The professor, Gloria Gadsden, who posted this on her Facebook page has been suspended. She was joking – note the smiley face – but administrators at her university (East Stroudsburg) found a similar remark on her Facebook page a month earlier:
Does anyone know where I can find a very discrete* hitman? Yes, it's been that kind of day . . .
Here’s the school’s justification for suspending her:
“Given the climate of security concerns in academia, the university has an obligation to take all threats seriously and act accordingly,” Marilyn Wells, East Stroudsburg’s interim provost and vice president for academic affairs, said in a written statement. “The university’s knowledge of the online statements comes with a responsibility to act in a manner that ensures the safety of our students, employees and our campus community.”
That “climate” includes several multiple killings on campuses in the past few years, especially the very recent one by a professor. The East Stroudsburg administrators probably feared that if Prof. Gadsden had shot a student or hired someone to do the hit, the university would be liable and be accused of not connecting Prof. Gadsden’s Facebook dots.

The “university’s knowledge of online statements” is the part that seem problematic. The Internet is changing our definitions of public and private in ways that are still not clear. The provost’s statement seems to treat all online statements alike. But most of us make distinctions. What is a Facebook post anyway? A diary entry that you show to a few friends? Or to hundreds of of Facebook friends? A public statement like a blog post that anyone can read, the more the better?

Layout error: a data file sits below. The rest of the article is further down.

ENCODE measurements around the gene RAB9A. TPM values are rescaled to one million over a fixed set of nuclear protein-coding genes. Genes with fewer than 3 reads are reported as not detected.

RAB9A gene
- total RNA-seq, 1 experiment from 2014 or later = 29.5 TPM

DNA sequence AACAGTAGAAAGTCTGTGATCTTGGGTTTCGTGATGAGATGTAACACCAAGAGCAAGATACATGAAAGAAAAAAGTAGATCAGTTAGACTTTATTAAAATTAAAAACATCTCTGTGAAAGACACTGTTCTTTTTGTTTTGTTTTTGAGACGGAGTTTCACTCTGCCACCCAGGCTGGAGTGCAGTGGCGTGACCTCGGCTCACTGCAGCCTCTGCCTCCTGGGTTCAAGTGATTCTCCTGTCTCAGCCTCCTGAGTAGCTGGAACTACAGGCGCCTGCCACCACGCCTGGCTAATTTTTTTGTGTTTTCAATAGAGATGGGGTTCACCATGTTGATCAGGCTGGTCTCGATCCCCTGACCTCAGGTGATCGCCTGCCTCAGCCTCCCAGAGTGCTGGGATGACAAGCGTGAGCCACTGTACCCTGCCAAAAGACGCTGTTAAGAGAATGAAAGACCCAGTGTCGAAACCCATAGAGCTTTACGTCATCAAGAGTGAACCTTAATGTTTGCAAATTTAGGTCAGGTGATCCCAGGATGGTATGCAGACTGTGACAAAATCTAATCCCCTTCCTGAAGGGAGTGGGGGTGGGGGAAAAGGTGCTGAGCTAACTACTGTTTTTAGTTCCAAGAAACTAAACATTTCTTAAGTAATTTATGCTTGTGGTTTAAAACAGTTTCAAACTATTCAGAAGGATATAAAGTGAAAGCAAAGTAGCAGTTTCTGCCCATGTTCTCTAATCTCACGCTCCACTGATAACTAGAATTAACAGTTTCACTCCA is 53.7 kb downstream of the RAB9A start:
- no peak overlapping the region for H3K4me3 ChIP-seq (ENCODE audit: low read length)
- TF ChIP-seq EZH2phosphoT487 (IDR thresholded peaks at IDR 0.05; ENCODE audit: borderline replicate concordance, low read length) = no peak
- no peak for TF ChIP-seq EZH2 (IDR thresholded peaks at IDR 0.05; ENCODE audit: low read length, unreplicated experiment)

Several comments on blogs about this story blame Prof. Gadsden for not knowing how to change her Facebook settings. These comments assume that statements made under one privacy setting should not be treated the same as those made under another setting. We also make a distinction among online sites. Another comment (at the Althouse blog as I recall), said that if Prof. Gadsden had posted her question about a hitman on Craig’s List rather than Facebook, there might have been more cause for concern.

Even the status of one-to-one electronic communication isn’t clear – e-mail, IM, text messages, pictures sent from one cell phone to another. Yes, people could violate others’ expectations of privacy with pre-electronic communication as well. You could repeat something told to you in confidence, someone might show your letters to others. But the Internet multiplies the number of people who can violate this privacy and the number of people who they can reach. It also greatly multiplies the number of people who can misunderstand a facetious comment and misattribute all kinds of intent.

As I said in the previous post, the Internet is bringing changes that we are still trying to get a handle on. Nobody pays much attention to William Ogburn, and you don't hear the phrase “cultural lag” much these days. But maybe it’s time to reconsider.

* Many comments on the blogs had fun with this mistake (better a discrete hitman than a continuous hitman) and noted with some glee that Prof. Gadsden is a sociologist – as though the Facebook postings of other academics are exemplary in their grammar, spelling, and diction.